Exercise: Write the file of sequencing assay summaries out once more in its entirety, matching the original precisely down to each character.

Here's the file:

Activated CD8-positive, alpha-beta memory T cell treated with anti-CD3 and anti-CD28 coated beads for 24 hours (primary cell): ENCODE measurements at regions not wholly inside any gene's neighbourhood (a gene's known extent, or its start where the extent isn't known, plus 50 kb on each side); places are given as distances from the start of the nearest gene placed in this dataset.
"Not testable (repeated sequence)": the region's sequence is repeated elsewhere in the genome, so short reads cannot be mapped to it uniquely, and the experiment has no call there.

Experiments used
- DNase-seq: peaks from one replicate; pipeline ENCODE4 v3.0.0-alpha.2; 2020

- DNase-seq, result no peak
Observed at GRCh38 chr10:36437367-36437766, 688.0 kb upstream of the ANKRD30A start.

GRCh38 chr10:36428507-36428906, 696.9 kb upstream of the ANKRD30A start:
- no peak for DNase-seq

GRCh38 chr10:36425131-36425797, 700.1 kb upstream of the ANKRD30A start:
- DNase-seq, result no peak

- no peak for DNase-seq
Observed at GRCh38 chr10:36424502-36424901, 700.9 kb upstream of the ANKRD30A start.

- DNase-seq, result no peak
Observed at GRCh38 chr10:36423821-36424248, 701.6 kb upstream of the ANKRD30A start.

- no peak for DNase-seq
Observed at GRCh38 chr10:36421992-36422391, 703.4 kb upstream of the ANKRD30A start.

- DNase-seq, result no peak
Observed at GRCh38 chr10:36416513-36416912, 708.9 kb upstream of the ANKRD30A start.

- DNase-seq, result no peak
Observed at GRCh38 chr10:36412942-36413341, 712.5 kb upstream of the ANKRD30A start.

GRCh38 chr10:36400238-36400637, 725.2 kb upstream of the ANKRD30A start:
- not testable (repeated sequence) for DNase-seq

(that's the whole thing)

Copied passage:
Activated CD8-positive, alpha-beta memory T cell treated with anti-CD3 and anti-CD28 coated beads for 24 hours (primary cell): ENCODE measurements at regions not wholly inside any gene's neighbourhood (a gene's known extent, or its start where the extent isn't known, plus 50 kb on each side); places are given as distances from the start of the nearest gene placed in this dataset.
"Not testable (repeated sequence)": the region's sequence is repeated elsewhere in the genome, so short reads cannot be mapped to it uniquely, and the experiment has no call there.

Experiments used
- DNase-seq: peaks from one replicate; pipeline ENCODE4 v3.0.0-alpha.2; 2020

- DNase-seq, result no peak
Observed at GRCh38 chr10:36437367-36437766, 688.0 kb upstream of the ANKRD30A start.

GRCh38 chr10:36428507-36428906, 696.9 kb upstream of the ANKRD30A start:
- no peak for DNase-seq

GRCh38 chr10:36425131-36425797, 700.1 kb upstream of the ANKRD30A start:
- DNase-seq, result no peak

- no peak for DNase-seq
Observed at GRCh38 chr10:36424502-36424901, 700.9 kb upstream of the ANKRD30A start.

- DNase-seq, result no peak
Observed at GRCh38 chr10:36423821-36424248, 701.6 kb upstream of the ANKRD30A start.

- no peak for DNase-seq
Observed at GRCh38 chr10:36421992-36422391, 703.4 kb upstream of the ANKRD30A start.

- DNase-seq, result no peak
Observed at GRCh38 chr10:36416513-36416912, 708.9 kb upstream of the ANKRD30A start.

- DNase-seq, result no peak
Observed at GRCh38 chr10:36412942-36413341, 712.5 kb upstream of the ANKRD30A start.

GRCh38 chr10:36400238-36400637, 725.2 kb upstream of the ANKRD30A start:
- not testable (repeated sequence) for DNase-seq